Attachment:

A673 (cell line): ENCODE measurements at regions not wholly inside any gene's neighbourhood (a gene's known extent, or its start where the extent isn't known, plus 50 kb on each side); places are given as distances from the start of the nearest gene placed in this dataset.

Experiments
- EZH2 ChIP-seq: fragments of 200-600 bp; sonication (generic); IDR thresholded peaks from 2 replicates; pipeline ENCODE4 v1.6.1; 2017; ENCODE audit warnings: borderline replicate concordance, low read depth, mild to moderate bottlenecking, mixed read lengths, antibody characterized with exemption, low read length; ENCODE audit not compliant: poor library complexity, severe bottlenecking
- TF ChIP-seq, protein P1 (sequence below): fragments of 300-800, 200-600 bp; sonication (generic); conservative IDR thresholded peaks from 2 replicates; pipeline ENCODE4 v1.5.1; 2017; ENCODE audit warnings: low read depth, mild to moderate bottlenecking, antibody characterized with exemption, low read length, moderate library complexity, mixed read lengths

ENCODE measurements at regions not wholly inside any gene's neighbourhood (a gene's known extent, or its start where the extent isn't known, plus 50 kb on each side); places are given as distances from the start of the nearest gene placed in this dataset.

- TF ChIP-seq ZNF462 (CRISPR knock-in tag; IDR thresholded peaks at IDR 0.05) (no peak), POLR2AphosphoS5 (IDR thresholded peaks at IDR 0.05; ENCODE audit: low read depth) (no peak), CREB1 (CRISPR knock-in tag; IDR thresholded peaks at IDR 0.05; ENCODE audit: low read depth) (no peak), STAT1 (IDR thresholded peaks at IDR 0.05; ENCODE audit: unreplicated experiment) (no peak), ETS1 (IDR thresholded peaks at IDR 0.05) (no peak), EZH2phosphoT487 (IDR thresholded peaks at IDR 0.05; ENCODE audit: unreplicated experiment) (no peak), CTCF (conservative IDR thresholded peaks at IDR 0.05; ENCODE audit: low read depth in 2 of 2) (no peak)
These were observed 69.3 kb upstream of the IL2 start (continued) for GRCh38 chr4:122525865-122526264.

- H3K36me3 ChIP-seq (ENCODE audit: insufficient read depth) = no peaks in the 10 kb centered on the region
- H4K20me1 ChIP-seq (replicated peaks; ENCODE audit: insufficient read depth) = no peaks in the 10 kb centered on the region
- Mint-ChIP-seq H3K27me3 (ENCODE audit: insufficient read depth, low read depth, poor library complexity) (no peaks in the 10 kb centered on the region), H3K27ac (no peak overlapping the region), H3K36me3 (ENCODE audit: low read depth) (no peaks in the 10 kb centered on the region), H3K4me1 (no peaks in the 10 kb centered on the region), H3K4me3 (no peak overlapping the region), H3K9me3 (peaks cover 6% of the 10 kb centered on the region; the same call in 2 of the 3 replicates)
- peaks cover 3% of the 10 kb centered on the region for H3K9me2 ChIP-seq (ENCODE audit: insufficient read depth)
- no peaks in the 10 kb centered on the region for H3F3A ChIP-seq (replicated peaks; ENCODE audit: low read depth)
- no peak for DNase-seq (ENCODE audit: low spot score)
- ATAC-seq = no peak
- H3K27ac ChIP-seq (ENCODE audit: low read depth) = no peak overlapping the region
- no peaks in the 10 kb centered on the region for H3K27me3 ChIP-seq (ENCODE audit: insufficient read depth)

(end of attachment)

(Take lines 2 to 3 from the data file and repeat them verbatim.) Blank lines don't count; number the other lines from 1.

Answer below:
Experiments
- EZH2 ChIP-seq: fragments of 200-600 bp; sonication (generic); IDR thresholded peaks from 2 replicates; pipeline ENCODE4 v1.6.1; 2017; ENCODE audit warnings: borderline replicate concordance, low read depth, mild to moderate bottlenecking, mixed read lengths, antibody characterized with exemption, low read length; ENCODE audit not compliant: poor library complexity, severe bottlenecking